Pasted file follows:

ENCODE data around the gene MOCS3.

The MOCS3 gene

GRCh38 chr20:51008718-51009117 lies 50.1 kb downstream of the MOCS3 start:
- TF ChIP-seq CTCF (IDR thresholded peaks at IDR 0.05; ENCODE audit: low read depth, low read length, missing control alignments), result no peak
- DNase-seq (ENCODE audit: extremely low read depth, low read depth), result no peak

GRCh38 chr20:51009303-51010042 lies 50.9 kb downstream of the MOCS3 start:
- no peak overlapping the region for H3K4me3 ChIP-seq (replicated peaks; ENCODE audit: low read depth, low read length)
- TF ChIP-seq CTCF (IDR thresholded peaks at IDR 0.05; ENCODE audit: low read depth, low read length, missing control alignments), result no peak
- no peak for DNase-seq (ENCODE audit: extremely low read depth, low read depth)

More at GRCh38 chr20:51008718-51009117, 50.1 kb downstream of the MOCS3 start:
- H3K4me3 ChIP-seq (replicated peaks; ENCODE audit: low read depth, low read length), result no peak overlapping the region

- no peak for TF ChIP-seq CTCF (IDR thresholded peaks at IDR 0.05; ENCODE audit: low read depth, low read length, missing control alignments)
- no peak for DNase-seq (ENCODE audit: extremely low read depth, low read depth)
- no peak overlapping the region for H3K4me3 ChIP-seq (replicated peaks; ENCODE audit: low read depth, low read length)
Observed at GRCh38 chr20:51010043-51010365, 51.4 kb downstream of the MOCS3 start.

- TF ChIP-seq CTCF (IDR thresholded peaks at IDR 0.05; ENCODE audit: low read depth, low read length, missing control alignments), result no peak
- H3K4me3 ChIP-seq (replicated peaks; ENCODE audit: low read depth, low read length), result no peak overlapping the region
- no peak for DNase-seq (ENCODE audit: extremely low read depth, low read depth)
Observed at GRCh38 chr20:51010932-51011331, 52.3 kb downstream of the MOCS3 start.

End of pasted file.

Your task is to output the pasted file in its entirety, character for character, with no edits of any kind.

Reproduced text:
ENCODE data around the gene MOCS3.

The MOCS3 gene

GRCh38 chr20:51008718-51009117 lies 50.1 kb downstream of the MOCS3 start:
- TF ChIP-seq CTCF (IDR thresholded peaks at IDR 0.05; ENCODE audit: low read depth, low read length, missing control alignments), result no peak
- DNase-seq (ENCODE audit: extremely low read depth, low read depth), result no peak

GRCh38 chr20:51009303-51010042 lies 50.9 kb downstream of the MOCS3 start:
- no peak overlapping the region for H3K4me3 ChIP-seq (replicated peaks; ENCODE audit: low read depth, low read length)
- TF ChIP-seq CTCF (IDR thresholded peaks at IDR 0.05; ENCODE audit: low read depth, low read length, missing control alignments), result no peak
- no peak for DNase-seq (ENCODE audit: extremely low read depth, low read depth)

More at GRCh38 chr20:51008718-51009117, 50.1 kb downstream of the MOCS3 start:
- H3K4me3 ChIP-seq (replicated peaks; ENCODE audit: low read depth, low read length), result no peak overlapping the region

- no peak for TF ChIP-seq CTCF (IDR thresholded peaks at IDR 0.05; ENCODE audit: low read depth, low read length, missing control alignments)
- no peak for DNase-seq (ENCODE audit: extremely low read depth, low read depth)
- no peak overlapping the region for H3K4me3 ChIP-seq (replicated peaks; ENCODE audit: low read depth, low read length)
Observed at GRCh38 chr20:51010043-51010365, 51.4 kb downstream of the MOCS3 start.

- TF ChIP-seq CTCF (IDR thresholded peaks at IDR 0.05; ENCODE audit: low read depth, low read length, missing control alignments), result no peak
- H3K4me3 ChIP-seq (replicated peaks; ENCODE audit: low read depth, low read length), result no peak overlapping the region
- no peak for DNase-seq (ENCODE audit: extremely low read depth, low read depth)
Observed at GRCh38 chr20:51010932-51011331, 52.3 kb downstream of the MOCS3 start.